The first book of fiction is a little sub-genre with a number of readily recognisable features. It’s loosely structured and tends to be episodic, without much of a plot. It’s at least partly about love and sex, preferably of an obsessive or otherwise significant kind. And it’s at least partly autobiographical. If it’s already a bad book, then these things do tend to make it worse, but if it isn’t, then they don’t necessarily detract; it’s not a value judgement, just an observation.
Kerryn Goldsworthy won the 2013 Pascall Prize for cultural criticism, and the 2017 Horne Prize for her essay ‘The Limit of the World’. A former Editor of ABR (1986–87), she is one of Australia’s most prolific and respected literary critics. Her publications include several anthologies, a critical study of Helen Garner, and her book Adelaide, which was shortlisted for a Victorian Premier’s Literary Award. In November 2012 she was named as the inaugural ABR Ian Potter Foundation Fellow. Her Fellowship article on reviewing, ‘Everyone’s a Critic’, appeared in the May 2013 issue of ABR.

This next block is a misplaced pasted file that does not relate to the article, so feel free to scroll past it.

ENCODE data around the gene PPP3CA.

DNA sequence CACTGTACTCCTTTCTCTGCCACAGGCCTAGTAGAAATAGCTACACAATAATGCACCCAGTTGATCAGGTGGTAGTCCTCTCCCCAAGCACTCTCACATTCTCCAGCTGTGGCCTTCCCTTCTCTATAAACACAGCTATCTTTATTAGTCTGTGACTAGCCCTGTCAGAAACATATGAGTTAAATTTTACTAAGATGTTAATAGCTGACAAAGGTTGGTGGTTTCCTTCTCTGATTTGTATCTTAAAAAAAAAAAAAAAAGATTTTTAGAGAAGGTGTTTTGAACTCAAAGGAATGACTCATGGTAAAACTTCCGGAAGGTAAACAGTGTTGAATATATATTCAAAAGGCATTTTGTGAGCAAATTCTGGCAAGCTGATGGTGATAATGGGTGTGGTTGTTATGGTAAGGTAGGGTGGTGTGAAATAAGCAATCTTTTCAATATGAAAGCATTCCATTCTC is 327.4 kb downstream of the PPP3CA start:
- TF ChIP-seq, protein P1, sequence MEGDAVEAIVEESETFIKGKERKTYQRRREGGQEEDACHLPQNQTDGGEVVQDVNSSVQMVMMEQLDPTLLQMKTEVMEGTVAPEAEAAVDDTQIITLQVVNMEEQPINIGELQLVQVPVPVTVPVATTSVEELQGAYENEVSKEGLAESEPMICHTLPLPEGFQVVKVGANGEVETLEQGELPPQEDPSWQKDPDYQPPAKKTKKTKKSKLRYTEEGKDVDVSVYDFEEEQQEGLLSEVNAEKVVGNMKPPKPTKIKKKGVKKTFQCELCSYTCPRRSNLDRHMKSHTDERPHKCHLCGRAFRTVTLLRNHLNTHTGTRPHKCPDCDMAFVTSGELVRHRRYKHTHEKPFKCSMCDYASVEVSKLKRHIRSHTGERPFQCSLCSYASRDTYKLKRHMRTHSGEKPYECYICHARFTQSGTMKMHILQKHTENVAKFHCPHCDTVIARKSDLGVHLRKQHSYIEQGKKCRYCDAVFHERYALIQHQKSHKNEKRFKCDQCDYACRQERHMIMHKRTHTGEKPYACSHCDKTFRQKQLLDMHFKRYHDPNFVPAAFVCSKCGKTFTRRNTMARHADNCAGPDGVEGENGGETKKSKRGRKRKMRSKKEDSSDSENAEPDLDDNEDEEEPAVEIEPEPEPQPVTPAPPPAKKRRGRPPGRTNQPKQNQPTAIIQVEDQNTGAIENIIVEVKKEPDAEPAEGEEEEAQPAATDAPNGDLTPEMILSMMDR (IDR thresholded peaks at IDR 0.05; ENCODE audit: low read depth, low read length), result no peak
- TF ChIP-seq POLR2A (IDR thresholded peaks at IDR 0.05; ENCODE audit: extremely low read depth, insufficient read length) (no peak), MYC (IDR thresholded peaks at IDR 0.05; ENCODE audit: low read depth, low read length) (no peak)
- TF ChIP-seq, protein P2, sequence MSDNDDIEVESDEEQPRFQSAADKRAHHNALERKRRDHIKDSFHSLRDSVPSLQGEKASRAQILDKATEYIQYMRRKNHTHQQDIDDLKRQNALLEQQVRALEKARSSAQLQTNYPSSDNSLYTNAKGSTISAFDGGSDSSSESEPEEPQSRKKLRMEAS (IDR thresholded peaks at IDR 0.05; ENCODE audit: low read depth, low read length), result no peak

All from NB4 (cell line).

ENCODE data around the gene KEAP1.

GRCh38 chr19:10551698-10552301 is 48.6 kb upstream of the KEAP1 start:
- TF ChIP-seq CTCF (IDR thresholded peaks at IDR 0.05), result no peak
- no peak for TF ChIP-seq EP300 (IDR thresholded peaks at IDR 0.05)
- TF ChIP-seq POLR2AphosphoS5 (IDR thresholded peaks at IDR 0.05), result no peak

From the New Issue
Decolonizing Universalism: A transnational feminist ethic by Serene J. KhaderReviewed by Daniel Halliday